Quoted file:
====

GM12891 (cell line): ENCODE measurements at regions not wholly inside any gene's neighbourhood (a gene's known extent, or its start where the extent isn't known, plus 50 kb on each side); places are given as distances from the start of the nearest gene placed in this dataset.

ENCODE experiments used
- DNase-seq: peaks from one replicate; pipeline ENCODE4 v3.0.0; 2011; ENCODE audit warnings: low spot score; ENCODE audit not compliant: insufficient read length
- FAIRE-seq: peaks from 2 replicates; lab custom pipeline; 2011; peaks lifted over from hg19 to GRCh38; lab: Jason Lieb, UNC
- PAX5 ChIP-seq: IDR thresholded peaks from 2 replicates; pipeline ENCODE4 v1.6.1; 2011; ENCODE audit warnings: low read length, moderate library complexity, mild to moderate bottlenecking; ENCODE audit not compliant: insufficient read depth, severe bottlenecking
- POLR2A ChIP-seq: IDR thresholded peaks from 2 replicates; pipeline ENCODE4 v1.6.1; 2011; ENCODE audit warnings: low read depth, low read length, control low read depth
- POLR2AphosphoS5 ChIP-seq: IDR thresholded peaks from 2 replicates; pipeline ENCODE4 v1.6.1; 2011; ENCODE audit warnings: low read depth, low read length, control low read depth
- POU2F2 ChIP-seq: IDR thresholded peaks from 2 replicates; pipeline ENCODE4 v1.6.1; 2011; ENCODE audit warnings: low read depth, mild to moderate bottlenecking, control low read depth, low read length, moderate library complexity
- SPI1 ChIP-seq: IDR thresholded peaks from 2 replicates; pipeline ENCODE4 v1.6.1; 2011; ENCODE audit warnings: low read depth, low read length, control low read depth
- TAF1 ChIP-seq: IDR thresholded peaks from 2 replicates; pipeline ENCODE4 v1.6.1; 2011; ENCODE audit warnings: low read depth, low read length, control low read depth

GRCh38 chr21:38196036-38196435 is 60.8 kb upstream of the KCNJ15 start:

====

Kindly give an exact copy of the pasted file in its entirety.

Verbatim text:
GM12891 (cell line): ENCODE measurements at regions not wholly inside any gene's neighbourhood (a gene's known extent, or its start where the extent isn't known, plus 50 kb on each side); places are given as distances from the start of the nearest gene placed in this dataset.

ENCODE experiments used
- DNase-seq: peaks from one replicate; pipeline ENCODE4 v3.0.0; 2011; ENCODE audit warnings: low spot score; ENCODE audit not compliant: insufficient read length
- FAIRE-seq: peaks from 2 replicates; lab custom pipeline; 2011; peaks lifted over from hg19 to GRCh38; lab: Jason Lieb, UNC
- PAX5 ChIP-seq: IDR thresholded peaks from 2 replicates; pipeline ENCODE4 v1.6.1; 2011; ENCODE audit warnings: low read length, moderate library complexity, mild to moderate bottlenecking; ENCODE audit not compliant: insufficient read depth, severe bottlenecking
- POLR2A ChIP-seq: IDR thresholded peaks from 2 replicates; pipeline ENCODE4 v1.6.1; 2011; ENCODE audit warnings: low read depth, low read length, control low read depth
- POLR2AphosphoS5 ChIP-seq: IDR thresholded peaks from 2 replicates; pipeline ENCODE4 v1.6.1; 2011; ENCODE audit warnings: low read depth, low read length, control low read depth
- POU2F2 ChIP-seq: IDR thresholded peaks from 2 replicates; pipeline ENCODE4 v1.6.1; 2011; ENCODE audit warnings: low read depth, mild to moderate bottlenecking, control low read depth, low read length, moderate library complexity
- SPI1 ChIP-seq: IDR thresholded peaks from 2 replicates; pipeline ENCODE4 v1.6.1; 2011; ENCODE audit warnings: low read depth, low read length, control low read depth
- TAF1 ChIP-seq: IDR thresholded peaks from 2 replicates; pipeline ENCODE4 v1.6.1; 2011; ENCODE audit warnings: low read depth, low read length, control low read depth

GRCh38 chr21:38196036-38196435 is 60.8 kb upstream of the KCNJ15 start: